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For my master thesis, I need to measure the propagation delay of the modules of my implementation. I use Quartus II to do so. My goal is to measure the critical path of my modules. I have read a lot of topics that say that I need to use the TimeQuest Timing Analysis tools but it is too complex for me (I'm more a computer science engineer than en electrical one). I search and I have found that Quartus performs a computation of the propagation delay which is what I need. I have found on this website all the details :

http://quartushelp.altera.com/14.0/mergedProjects/report/rpt/rpt_file_multicorner_timing.htm

Unfortunately, it doesn't answer all my questions. Effectively, I can clearly see what is a transition from rising edge to falling edge (a transition from 1 to 0) and from falling edge to rising edge (a transition from 0 to 1). However, I cannot see what is a transition from rising edge to rising edge and from falling edge to falling edge. I suppose that it doesn't mean that the signal doesn't change (since there wouldn't be any propagation delay).

Can someone explain me what is this transition ?

Thank you !

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    \$\begingroup\$ "a transition from rising edge to falling edge" is not "a transition from 1 to 0" because a transition from 1 to 0 only involves one edge i.e. it is the fall time. \$\endgroup\$ – Andy aka Mar 23 '16 at 11:20
  • \$\begingroup\$ Ok, I see what you mean. Is that correct that a transition from a rising edge to a falling is a transition from 0 to 1 then from 1 to 0 ? \$\endgroup\$ – user1382272 Mar 23 '16 at 11:28
  • \$\begingroup\$ @user1382272 Easy: The transition from 0 to 1 is a rising edge. \$\endgroup\$ – Dzarda Mar 23 '16 at 11:35
  • \$\begingroup\$ If you don't have concern about rising and falling edge and you only have concern about timing analysis (propagation delay) only then Quartus II will generate one report in Time-quest which will specify critical to short all path timings, but keep in mind that it is specific to platform (board) you are supposed to give at New Project Wizard. \$\endgroup\$ – Prakash Darji Mar 23 '16 at 12:25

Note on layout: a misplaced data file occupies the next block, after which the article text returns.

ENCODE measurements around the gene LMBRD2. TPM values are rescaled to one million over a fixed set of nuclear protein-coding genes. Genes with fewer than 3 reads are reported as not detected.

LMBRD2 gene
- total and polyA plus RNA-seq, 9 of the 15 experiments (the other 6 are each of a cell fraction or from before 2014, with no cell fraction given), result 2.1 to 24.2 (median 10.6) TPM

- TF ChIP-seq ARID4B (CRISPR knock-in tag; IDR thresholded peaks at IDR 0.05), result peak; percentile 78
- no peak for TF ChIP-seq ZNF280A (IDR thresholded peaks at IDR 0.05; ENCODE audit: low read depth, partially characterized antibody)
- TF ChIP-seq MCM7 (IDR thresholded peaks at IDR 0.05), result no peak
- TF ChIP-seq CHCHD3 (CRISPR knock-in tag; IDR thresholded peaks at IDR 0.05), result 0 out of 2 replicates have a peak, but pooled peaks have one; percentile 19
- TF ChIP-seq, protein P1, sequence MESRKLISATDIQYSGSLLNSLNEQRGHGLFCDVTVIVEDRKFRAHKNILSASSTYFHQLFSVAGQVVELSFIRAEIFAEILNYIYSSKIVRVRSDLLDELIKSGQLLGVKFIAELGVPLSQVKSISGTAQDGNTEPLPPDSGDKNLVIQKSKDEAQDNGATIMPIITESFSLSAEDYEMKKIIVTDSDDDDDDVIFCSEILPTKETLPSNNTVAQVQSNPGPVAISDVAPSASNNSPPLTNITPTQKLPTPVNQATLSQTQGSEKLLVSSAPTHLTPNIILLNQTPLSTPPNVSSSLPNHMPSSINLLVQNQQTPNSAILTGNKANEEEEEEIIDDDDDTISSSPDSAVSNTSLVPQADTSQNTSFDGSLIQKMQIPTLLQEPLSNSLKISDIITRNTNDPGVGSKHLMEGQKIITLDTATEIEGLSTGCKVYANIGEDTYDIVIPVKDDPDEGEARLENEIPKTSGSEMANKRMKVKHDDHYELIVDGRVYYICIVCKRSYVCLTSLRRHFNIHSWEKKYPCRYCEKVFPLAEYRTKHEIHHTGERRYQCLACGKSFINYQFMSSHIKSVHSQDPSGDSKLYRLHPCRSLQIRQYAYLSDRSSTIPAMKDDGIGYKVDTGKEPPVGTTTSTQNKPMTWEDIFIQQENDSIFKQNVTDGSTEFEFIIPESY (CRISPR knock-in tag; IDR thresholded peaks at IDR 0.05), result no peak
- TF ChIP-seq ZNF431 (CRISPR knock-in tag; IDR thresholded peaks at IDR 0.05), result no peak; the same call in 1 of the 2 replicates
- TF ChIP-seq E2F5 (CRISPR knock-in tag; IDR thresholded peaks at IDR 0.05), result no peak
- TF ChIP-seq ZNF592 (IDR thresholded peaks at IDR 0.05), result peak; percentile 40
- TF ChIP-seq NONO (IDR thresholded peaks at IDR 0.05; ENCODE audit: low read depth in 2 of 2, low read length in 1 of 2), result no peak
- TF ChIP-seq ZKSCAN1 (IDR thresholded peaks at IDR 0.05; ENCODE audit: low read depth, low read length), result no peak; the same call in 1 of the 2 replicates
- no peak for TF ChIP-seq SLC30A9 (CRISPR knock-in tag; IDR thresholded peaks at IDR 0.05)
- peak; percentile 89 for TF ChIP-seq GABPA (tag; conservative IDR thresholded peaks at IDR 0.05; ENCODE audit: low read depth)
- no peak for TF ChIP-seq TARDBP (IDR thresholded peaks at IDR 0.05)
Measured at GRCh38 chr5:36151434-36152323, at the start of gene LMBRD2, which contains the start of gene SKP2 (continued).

• \$\begingroup\$ @PrakashDarji This is exactly what I need. I have specify a platform and I will perform all my measurement on it. Do you remember in which directory I can fin the critical path timings ? \$\endgroup\$ – user1382272 Mar 23 '16 at 14:22
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I think you have transition times and propagation delays mixed up.

Transsition time refers to the speed of edges, while propagation delay refers to the time it takes for a signal to go through some device.

For example, output transition time generally refers to the time it takes for an output edge to go from a high to a low or from a low to a high (two different spec's by the way), while input transition time refers to the maximum time allowable for an input to be driven from a low to a high or from a high to a low and still have the device meet its switching time specs.

Propagation delay is an entirely different thing and and is the time it take for a device's output to go high (or low) once its input has been driven.

For example, consider an ideal inverter with a maximum propagation delay of 10 nanoseconds with an input which has just transitioned through Vcc/2. In order to meet the 10 nanosecond propagation delay spec, its output must transition through Vcc/2 in less than or equal to 10 nanoseconds.

But, since a picture is worth a thousand words, from TI,

here's the crux of it

enter image description here

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  • \$\begingroup\$ Thank you for your additionnal information. I have learned what it is the propagation delay but not the transition time ! \$\endgroup\$ – user1382272 Mar 23 '16 at 14:23

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